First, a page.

A Guide to Danish Cities

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Fancy a city break in Denmark? To help you plan your trip, here are the biggest Danish cities, plus some other interesting ones to consider.

Since moving to Norway, I've spent a lot of time traveling around Scandinavia. From the fjords of Norway to the charming streets of Stockholm, Scandinavia's cities are endlessly fascinating. Sometimes, I just want something a bit different.

Images of Copenhagen and Aarhus.
Images of Copenhagen and Aarhus.

Denmark is easy to reach from Norway. From Oslo or Stavanger, it's a short flight, or you can take a ferry from Kristiansand to Hirtshals. This makes planning a city break in Denmark straightforward and often quicker than reaching some Norwegian cities.

What to Expect in Danish Cities

Denmark shares much in common with its Scandinavian neighbours. There's a shared history, similar languages, and a comparable way of life. Yet, by visiting Denmark's cities, you start to notice the unique charm and distinct differences.

Despite this, there's a familiar feeling in Danish cities that makes a city break across the border a comfortable experience.

Efficient public transport? Check. Cozy cafes and delicious pastries? Check. Well-maintained public spaces? Check. Nature within easy reach? Check.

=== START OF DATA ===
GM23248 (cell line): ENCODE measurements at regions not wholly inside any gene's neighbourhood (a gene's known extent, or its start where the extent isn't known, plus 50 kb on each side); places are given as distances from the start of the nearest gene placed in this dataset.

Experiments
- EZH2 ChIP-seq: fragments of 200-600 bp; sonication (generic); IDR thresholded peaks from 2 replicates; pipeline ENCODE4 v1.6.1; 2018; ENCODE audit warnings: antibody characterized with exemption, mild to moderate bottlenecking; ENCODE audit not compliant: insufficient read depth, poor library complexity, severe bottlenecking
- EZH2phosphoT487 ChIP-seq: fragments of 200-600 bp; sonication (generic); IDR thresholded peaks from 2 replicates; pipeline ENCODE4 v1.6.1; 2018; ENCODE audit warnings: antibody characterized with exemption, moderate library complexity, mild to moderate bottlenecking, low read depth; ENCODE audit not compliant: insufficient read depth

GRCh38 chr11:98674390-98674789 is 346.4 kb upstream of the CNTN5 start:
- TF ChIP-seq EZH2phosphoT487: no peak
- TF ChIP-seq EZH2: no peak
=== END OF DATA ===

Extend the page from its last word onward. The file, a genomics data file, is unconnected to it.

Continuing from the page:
If you want to broaden your travel horizons and experience more of Scandinavia, Danish cities are a great place to start. Let’s kick things off by taking a look at the five biggest.


As the capital city, Copenhagen is often the first destination for many travellers. Spread across several islands, it offers a mix of modern and historical attractions, making it a vibrant city to explore.

The city’s historic centre, Indre By, features cobblestone streets and picturesque buildings. Key landmarks include Tivoli Gardens, one of the world's oldest amusement parks, which opened in 1843.

Nyhavn canal in Copenhagen, Denmark.
Nyhavn canal in Copenhagen, Denmark.

Tivoli enchants visitors with its rides, gardens, and seasonal events like Halloween and Christmas markets. It's a fun place to be for all ages, whether you want to enjoy a rollercoaster or a relaxing stroll through the gardens.

Another iconic attraction is the Little Mermaid statue, inspired by Hans Christian Andersen’s fairy tale. This bronze sculpture, perched on a rock at the Langelinie promenade, has become a city symbol and a must-see.